"Sit down and feed, and welcome to our table." -William Shakespeare

Wednesday, December 7, 2011

Apple-Cinnamon-Walnut Coffee Cake

I'm not sure why I have the need to hyphenate all my recipe titles.

Sorry about that.

I started making a coffee cake for breakfast on Christmas Day to prevent myself from having to spend any time on Christmas morning cooking. I usually make it several days ahead and wrap it well, storing in the fridge. Many quick breads improve after a few days in cold storage anyway, so it is a great make-ahead.

This coffee cake, like most of my baked goods, is only minimally sweet. However, there are plenty of ways to alter it to fit your family’s taste.

Tools of the sugar-free baking trade!

Apple-Cinnamon-Walnut Coffee Cake
3c wh wh flour or pastry flour
1c wheat germ (or 4c flour)
4t cinnamon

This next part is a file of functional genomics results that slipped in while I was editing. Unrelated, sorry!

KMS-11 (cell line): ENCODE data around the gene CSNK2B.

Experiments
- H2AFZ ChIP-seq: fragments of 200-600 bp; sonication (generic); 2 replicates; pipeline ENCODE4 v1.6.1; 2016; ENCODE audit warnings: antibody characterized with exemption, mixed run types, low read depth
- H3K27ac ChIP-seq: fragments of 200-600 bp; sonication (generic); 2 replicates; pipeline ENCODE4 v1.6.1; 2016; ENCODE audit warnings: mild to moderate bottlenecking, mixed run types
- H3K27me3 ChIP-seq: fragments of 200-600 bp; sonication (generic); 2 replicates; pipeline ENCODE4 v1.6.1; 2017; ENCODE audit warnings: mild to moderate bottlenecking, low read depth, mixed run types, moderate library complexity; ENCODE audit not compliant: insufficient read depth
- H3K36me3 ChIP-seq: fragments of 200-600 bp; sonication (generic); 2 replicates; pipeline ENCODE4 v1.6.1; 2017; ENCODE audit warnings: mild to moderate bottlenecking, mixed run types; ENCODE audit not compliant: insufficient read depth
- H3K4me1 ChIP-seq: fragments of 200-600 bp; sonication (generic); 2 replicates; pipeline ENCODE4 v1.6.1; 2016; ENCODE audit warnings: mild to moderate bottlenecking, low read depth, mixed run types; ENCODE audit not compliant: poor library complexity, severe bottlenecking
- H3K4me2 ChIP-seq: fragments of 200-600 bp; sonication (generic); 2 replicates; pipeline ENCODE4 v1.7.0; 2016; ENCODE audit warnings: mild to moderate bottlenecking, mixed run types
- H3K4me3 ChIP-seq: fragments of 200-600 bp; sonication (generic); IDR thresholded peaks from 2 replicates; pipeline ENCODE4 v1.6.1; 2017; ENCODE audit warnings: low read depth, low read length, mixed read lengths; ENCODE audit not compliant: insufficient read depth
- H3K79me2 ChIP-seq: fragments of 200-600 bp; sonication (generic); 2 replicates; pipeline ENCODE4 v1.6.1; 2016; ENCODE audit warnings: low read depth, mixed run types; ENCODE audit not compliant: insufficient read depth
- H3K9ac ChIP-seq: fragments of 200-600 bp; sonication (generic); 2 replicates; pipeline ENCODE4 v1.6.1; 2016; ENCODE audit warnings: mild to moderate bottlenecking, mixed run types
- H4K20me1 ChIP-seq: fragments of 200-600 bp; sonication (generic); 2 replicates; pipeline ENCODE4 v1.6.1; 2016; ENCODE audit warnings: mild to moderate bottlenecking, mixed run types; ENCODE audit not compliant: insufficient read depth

2 large apples, chopped
1c mashed banana
1c applesauce
40 drops stevia liquid (or 1/3 c honey or agave or maple syrup, OR 10 ground dates mixed into the applesauce)
6t aluminum-free baking powder
2t salt
½c coconut oil or butter (may sub vegetable oil)
2c milk of choice, water, apple juice or cider
4 eggs

Streusel Topping
2c chopped walnuts
2t cinnamon
1/4c coconut oil, butter, or oil
1/2c flour
(optional- a couple spoons of brown sugar or a drizzle of liquid sweetener- I don’t add any)

Combine streusel ingredients in bowl till crumbly.

Dump everything else in your big bowl and beat for 30 seconds on low then 2 minutes on medium.

We had a flour mishap so my batter came out like muffin batter. Yours will be runnier.

Spread half in 2 8x8 or 9x9 greased or parchment-lined pans.

I made a loaf pan and an odd-sized casserole. Looks pretty baked in bowls, too. Top with half the topping. Spread rest of batter and top with rest of streusel.

Bake at 350 for 40 minutes for loaf pans, 35-45 minutes for square 9x9’s, and 1 hour and 5 minutes for larger pans.

To serve, drizzle with barely warmed raw honey. Also good spread with butter.

"Be not angry that you cannot make others as you wish them to be, since you cannot make yourself as you wish to be."
~Thomas à Kempis, Imitation of Christ, c.1420

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